The unexamined hero isn’t worth loving. It is easy to criticize your enemies but not so easy to criticize your heroes. Over the years I’ve lost all capacity to truly call somebody my hero, since everybody I’ve ever supported has been morally poor in one way or another. Christopher Hitchens supported the Iraq War. Mahatama Ghandi stopped his wife from being treated by modern medicine which led to her death. Every single time I’ve found somebody who embodies some or most of my philosophical and political views, they’ve let me down. Sometimes I can get over the controversial statements or the disastrous interviews, sometimes not. But my relationship with them is never the same regardless.
So you can imagine my surprise when I began to follow Elizabeth Warren, the progressive Senator from Massachusetts. Defender of the poor. Champion of students. A strong woman who is slowly dragging the Democratic Party away from the centre. I won’t pretend that my support of the Democratic Party didn’t wane after the shortcomings of Barack Obama’s presidency (not the shortcomings Republican obstructionism is responsible for, I might add), so finding someone like Elizabeth Warren was exactly what I needed to restore some of my faith.
Don’t get me wrong, I wasn’t pinning all my hopes on Elizabeth Warren. By now I’d come to realize that there is no political figure on Earth who could truly and fully represent all of the views that I can’t compromise on. But I was at least hoping Warren could help reverse the austerity movements sweeping the U.S. and provide a left-wing perspective on the super-rich. That much she has accomplished. I believe her economic policies and her unshakeable passion for fairness in the system were brave and right.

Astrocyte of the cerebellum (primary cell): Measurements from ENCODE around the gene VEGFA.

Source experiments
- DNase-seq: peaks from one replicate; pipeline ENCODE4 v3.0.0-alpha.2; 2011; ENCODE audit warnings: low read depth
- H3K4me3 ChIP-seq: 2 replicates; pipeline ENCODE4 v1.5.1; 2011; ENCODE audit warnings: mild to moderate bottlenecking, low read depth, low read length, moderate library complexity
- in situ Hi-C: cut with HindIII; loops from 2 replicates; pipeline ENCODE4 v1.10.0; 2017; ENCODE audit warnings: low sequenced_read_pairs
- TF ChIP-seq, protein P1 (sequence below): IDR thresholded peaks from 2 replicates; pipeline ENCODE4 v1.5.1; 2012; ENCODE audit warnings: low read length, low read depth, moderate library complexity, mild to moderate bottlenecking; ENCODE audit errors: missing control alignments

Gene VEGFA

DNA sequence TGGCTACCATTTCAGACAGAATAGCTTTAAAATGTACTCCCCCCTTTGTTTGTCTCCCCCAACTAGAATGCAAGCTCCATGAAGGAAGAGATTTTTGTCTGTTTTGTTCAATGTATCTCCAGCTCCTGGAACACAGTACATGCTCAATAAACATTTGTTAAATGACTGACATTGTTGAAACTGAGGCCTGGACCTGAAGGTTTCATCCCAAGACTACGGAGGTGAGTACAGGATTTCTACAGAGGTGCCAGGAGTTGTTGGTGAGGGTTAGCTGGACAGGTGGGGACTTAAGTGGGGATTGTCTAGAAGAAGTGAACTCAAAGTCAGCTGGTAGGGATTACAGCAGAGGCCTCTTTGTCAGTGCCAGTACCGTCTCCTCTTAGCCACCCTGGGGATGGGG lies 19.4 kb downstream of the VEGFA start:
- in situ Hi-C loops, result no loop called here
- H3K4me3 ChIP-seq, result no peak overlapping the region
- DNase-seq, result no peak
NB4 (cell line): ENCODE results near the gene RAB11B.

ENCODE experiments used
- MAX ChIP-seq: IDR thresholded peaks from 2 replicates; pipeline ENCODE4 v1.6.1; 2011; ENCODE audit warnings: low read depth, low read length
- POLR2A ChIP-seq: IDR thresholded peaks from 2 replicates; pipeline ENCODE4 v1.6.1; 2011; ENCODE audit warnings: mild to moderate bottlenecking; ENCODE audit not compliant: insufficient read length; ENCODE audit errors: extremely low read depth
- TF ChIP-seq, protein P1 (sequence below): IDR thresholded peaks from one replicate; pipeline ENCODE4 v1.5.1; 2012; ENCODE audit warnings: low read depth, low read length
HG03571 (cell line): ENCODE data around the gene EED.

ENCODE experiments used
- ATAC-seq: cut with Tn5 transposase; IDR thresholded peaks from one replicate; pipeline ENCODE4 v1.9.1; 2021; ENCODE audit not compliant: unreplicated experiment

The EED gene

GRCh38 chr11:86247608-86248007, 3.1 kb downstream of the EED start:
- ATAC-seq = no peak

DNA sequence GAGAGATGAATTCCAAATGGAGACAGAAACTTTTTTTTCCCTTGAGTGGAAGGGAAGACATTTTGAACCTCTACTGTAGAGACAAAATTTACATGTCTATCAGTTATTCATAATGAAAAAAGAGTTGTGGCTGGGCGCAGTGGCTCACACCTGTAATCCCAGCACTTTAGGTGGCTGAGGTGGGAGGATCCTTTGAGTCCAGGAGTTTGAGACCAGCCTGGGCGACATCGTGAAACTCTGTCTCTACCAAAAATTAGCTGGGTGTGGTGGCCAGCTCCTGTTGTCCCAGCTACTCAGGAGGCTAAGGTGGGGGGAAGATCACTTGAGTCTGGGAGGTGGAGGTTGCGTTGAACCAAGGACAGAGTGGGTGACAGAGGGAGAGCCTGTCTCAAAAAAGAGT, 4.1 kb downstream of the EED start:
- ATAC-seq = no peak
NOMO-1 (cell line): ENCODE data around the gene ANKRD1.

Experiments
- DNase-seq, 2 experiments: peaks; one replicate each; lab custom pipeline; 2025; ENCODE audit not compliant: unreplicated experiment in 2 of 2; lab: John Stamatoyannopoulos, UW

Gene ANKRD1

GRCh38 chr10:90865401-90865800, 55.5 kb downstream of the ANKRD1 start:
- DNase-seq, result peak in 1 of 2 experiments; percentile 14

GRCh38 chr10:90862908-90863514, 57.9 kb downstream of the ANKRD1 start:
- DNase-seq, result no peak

But I can’t honestly call myself a liberal or a rational agent if I don’t examine my idols and my heroes, at least to make sure I’m not jumping into bed with an unsavoury character because they have a few good qualities. This has happened before – whenever I’ve been feeling critical of U.S. foreign policy, I always looked to South American leaders who are reversing the tide and staking a claim for economic independence. But I couldn’t forget that these leaders were so often completely anti-gay and foul where other human freedoms are concerned. To this day, only José Mujica of Uruguay remains out of my shit list.
Hence my disillusionment when Elizabeth Warren recently aligned herself with the terror campaign of Benjamin Netanyahu’s Israeli government at a town hall meeting.
Warren said that Israel has a “right to defend itself”, that oft-used insult of an argument which is somehow meant to justify the murder of innocent children which constitute war crimes. In foreign policy, the concept of self-defense has been completely bastardized by Israel and the United States. At this point it really is a misnomer in the Israeli-Palestinian conflict. Every time an action by the Israeli government is called self-defense, it almost always involves a massacre, a war crime, the destruction of civilian property or the displacement of civilian populations. Sometimes it’s all of the above at once. To murder civilians with absolutely no power is not self-defense. It never has been so under international law. Israel’s right to defend itself does not extend to terror campaigns.